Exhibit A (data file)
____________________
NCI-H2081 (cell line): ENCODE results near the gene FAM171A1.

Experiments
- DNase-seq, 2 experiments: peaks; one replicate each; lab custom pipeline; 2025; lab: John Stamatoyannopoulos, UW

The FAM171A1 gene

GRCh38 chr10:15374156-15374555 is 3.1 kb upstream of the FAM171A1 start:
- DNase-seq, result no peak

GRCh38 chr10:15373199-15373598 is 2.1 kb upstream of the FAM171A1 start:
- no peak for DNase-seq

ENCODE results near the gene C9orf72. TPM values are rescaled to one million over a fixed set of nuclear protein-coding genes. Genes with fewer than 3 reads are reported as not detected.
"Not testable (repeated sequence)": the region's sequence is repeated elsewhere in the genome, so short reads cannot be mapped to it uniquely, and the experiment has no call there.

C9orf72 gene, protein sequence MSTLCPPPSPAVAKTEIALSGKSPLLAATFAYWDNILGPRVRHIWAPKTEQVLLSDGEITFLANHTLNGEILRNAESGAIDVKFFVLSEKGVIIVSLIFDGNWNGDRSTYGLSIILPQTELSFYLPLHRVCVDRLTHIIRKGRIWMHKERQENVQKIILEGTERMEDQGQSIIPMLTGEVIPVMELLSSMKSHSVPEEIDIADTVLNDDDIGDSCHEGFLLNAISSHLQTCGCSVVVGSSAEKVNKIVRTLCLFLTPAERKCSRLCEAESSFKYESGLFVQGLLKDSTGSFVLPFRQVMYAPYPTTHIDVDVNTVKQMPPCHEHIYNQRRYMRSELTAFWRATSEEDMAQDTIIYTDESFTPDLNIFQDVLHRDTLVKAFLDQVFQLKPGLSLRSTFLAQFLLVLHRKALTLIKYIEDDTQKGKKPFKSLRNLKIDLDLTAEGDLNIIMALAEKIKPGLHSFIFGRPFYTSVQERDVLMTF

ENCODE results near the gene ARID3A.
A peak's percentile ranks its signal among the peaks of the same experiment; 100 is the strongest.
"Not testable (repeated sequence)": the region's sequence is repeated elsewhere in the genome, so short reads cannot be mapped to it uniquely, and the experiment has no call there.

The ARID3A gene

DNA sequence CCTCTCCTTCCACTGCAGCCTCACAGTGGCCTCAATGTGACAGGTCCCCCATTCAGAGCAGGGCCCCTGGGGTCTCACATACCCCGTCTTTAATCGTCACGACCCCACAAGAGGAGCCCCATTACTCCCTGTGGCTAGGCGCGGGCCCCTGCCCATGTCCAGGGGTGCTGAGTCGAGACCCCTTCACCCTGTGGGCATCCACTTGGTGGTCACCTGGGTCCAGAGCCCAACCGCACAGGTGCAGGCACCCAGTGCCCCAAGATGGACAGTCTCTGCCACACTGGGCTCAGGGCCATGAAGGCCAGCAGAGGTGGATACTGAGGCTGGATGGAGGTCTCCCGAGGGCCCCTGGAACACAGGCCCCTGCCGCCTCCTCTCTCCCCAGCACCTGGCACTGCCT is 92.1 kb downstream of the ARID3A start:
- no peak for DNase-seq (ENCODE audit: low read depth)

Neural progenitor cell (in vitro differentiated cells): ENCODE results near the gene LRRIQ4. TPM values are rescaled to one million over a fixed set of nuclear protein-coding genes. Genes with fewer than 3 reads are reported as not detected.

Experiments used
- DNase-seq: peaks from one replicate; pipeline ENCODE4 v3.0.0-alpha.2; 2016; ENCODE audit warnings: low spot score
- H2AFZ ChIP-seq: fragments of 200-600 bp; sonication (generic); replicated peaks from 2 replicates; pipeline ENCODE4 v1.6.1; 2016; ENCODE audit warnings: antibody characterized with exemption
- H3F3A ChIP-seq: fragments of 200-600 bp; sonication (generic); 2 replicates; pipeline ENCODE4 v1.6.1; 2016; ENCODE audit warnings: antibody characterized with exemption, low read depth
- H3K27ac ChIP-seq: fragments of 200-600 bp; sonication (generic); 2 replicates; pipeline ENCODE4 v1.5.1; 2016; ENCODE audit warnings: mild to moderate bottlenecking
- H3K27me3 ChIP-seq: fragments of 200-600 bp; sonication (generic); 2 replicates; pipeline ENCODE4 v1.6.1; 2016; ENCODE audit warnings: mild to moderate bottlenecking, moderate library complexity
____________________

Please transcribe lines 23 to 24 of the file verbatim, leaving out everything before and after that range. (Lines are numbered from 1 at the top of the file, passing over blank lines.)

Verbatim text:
- H3K27ac ChIP-seq: fragments of 200-600 bp; sonication (generic); 2 replicates; pipeline ENCODE4 v1.5.1; 2016; ENCODE audit warnings: mild to moderate bottlenecking
- H3K27me3 ChIP-seq: fragments of 200-600 bp; sonication (generic); 2 replicates; pipeline ENCODE4 v1.6.1; 2016; ENCODE audit warnings: mild to moderate bottlenecking, moderate library complexity